Addis is Jemal’s home town. He went to the US to pursue an education but this was cut short when his father died and he returned to Ethiopia to support his family.
He learnt his trade on the shop floor.
“I started as a trader at my father’s shop, importing auto spare parts and then moved into commodities by importing cooking oil,” he says.
The company he founded, Ahfa, became one of Ethiopia’s largest cooking oil importers. Jemal met Al Amoudi through mutual friends, and the two became business partners in 2007.
“I learned a great deal about Ethiopia’s economic growth through cooking oil. The consumption was just skyrocketing year after year. Sheikh Mohammed and I got together and wanted to develop a cooking oil project in Ethiopia, so with that we established Horizon,” he explains.
The government took over all palm oil imports in 2008, but by then Jemal was well on his way to a position of power within Al Amoudi’s diversified agricultural empire.
MIDROC rose to prominence as a key player in Ethiopia’s long-term privatisation drive.
The current ruling party overthrew the Soviet-allied Derg government in 1991, and although the government has retained strong control over sectors like telecommunications and electricity, it has spent two decades selling various state enterprises to the highest bidders.
“We have bought a lot of companies from the government,” says Jemal, though these purchases often come with stringent conditions: “They will put clauses in the contracts that will bind you, like you cannot lay off employees or you have to invest the amount that you put on your business plan orelsefacepenalties.”
MIDROCis especially adept at navigating the business environment, says Jemal. “In the last 20 years, we have faced different challenges, so we have earned a lot of experience.”
But the company is not without controversy. With its collection of diverse assets and tight ownership structure, MIDROC’s inner workings are shrouded in secrecy.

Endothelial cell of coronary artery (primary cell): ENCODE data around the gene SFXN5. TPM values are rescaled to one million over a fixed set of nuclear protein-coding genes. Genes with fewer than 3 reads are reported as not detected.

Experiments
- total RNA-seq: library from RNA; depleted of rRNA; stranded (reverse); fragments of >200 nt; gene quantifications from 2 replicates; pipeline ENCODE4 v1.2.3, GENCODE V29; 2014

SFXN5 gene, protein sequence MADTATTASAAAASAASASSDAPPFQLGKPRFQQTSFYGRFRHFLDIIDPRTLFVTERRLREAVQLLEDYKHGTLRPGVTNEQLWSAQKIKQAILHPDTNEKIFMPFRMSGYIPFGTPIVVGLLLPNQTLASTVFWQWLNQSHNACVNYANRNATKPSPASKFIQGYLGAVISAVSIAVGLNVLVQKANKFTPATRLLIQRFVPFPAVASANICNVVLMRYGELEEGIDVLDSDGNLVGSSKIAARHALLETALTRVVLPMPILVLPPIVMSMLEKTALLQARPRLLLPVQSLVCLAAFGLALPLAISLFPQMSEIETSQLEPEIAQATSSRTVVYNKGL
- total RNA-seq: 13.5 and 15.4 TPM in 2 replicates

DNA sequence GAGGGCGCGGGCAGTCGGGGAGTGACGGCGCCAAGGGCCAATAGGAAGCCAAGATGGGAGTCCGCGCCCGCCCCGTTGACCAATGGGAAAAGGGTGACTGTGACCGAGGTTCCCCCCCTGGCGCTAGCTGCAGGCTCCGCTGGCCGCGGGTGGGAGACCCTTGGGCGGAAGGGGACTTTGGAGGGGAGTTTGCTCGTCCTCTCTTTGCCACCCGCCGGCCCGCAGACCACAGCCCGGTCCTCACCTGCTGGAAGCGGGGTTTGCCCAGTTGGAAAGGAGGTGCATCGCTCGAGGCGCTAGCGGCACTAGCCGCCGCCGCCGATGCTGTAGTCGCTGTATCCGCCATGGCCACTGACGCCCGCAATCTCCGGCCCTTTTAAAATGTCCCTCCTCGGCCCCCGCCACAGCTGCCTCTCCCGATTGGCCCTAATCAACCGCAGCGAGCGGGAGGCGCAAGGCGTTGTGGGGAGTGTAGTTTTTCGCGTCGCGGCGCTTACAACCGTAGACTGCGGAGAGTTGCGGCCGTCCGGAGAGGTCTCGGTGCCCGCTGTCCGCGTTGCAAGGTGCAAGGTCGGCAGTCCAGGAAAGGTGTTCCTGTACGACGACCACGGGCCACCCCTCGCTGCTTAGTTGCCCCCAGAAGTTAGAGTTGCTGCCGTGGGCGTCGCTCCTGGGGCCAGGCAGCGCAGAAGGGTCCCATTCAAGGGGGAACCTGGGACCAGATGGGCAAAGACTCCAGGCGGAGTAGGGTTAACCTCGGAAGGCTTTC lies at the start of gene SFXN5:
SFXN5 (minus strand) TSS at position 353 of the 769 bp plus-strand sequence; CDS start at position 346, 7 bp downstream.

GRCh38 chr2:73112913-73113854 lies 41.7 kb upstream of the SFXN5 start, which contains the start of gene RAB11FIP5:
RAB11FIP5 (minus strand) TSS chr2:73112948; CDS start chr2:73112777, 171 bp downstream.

Saudi Star is a subject of particular scrutiny, and human rights groups have lambasted it for participating in ‘land grabs’ in which the government leases huge tracts of land to companies while ignoring the rights of locals.
Jemal says the criticism is unfounded: “There was nobody there,” he says, referring to Saudi Star’s land in the Gambela region. “It was a virgin land. It is bush that we are clearing. There is no one displaced because of Saudi Star – not a single person.”
Saudi Star has also failed to produce crops according to schedule.
Aside from a 4,000ha plot recently acquired from the government, the land leased for rice has not reached commercial production.
The company cleared its plot but it is now overgrown. It will have to be cleared again before the scheme can take root.
The farm also requires irrigation from the nearby Alwero Dam, and Saudi Star is completing a 21km canal.
Construction of the conduit has slowed, sparking claims that MIDROC is facing financial troubles – a charge Jemal denies. He admits the project is “very behind schedule” but insists the firm’s ambitions will be realised: “We are hoping that by the end of 2015 we will develop the whole 10,000ha.”
Jemal does not seem worried about the prospects of Saudi Star or any of the enterprises under his watch.
But there is one thing he has yet to accomplish, and it has to do with the very thing that attracted him to agriculture in the first place: cooking oil.
All these years later, MIDROC has yet to secure the land Jemal and Al Amoudi want for the cultivation of ground nuts and oil palm.
“Cooking oil is still the best project I would love to get into!” he says. Available land has so far been hard to come by – mostly because Jemal and Al Amoudi do not want to start small.
“It’s just that we want to do it in a very big way,” he says. “I think both of us are very ambitious, and if we think there is potential, we try to grab it and develop it.”●